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I want to find a counter example

This is the Fubini theorem for sequences:

If $$\sum^{\infty}_{n=1}\sum^{\infty}_{m=1}|a_{mn}|<\infty,$$



Then, does there exist a sequence $\{a_{mn}\}$ such that the left and the right hand sides of equality are finite but are not equal?

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Fubini's theorem (in the special case of sequences) says that if $\sum\sum|a_{mn}|<\infty$ then interchanging the order of summation in $\sum_m \sum_n a_{mn}$ is acceptable. Note the lack of modulus signs here. In contrast, interchanging the order of summation is always acceptable in $\sum\sum |a_{mn}|$, since the summands are nonnegative (this is sometimes called Tonelli's theorem). In this case, equality means that if either side is finite then they both are and they're equal.

If $\sum\sum|a_{mn}|=\infty$, then it may happen that $\sum_m \sum_n a_{mn}$ and $\sum_n \sum_m a_{mn}$ are different, even if they are both finite. Indeed, try summing the rows and columns of the following infinite matrix:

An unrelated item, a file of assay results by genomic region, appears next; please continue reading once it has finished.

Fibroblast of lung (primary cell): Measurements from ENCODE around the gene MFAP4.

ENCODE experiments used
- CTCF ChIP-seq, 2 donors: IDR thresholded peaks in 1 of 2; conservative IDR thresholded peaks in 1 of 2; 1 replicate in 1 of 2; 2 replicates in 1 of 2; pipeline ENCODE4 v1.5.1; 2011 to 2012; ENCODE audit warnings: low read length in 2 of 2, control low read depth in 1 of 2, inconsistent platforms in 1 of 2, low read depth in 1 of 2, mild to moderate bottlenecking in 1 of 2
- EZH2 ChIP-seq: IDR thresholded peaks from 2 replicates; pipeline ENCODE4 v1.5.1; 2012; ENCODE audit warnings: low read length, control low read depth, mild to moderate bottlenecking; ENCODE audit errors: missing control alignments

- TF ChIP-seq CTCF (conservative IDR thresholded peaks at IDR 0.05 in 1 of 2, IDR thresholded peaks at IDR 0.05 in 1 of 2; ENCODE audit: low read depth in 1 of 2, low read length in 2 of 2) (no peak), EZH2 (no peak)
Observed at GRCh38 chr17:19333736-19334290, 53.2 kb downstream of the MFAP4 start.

$$\left(\begin{array}{cccccc} 1 & - 1 & 0 & 0 & 0 &\cdots\\ 0 & 1 & -1 & 0 & 0 &\cdots\\ 0 & 0 & 1 & -1 & 0 &\cdots\\ 0 & 0 & 0 & 1 & -1 &\cdots\\ 0 & 0 & 0 & 0 & 1 &\cdots\\ \vdots & \vdots & \vdots &\vdots &\vdots & \ddots\\ \end{array}\right)$$

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Yes, but this doesn't satisfy the condition $\sum^{\infty}_{n=1}\sum^{\infty}_{m=1}|a_{mn}|<\infty$, does it? – Old John Sep 10 '12 at 14:37
@JohnSenior: Such an example is going to be hard to find, as Sean now points out (correctly) in the first paragraph. – t.b. Sep 10 '12 at 14:49
Yes, but I was commenting on Sean's answer before he corrected/explained it :) The initial version seemed to indicate that the example satisfied all the conditions required by the OP. – Old John Sep 10 '12 at 14:51
I added the absolute values in the second formula of the question, given that the OP missed it at all (he simply write $\sum_m\sum_n=\sum_n\sum_m$). – enzotib Sep 10 '12 at 14:55
@enzotib And you should not have. – Did Sep 10 '12 at 15:32

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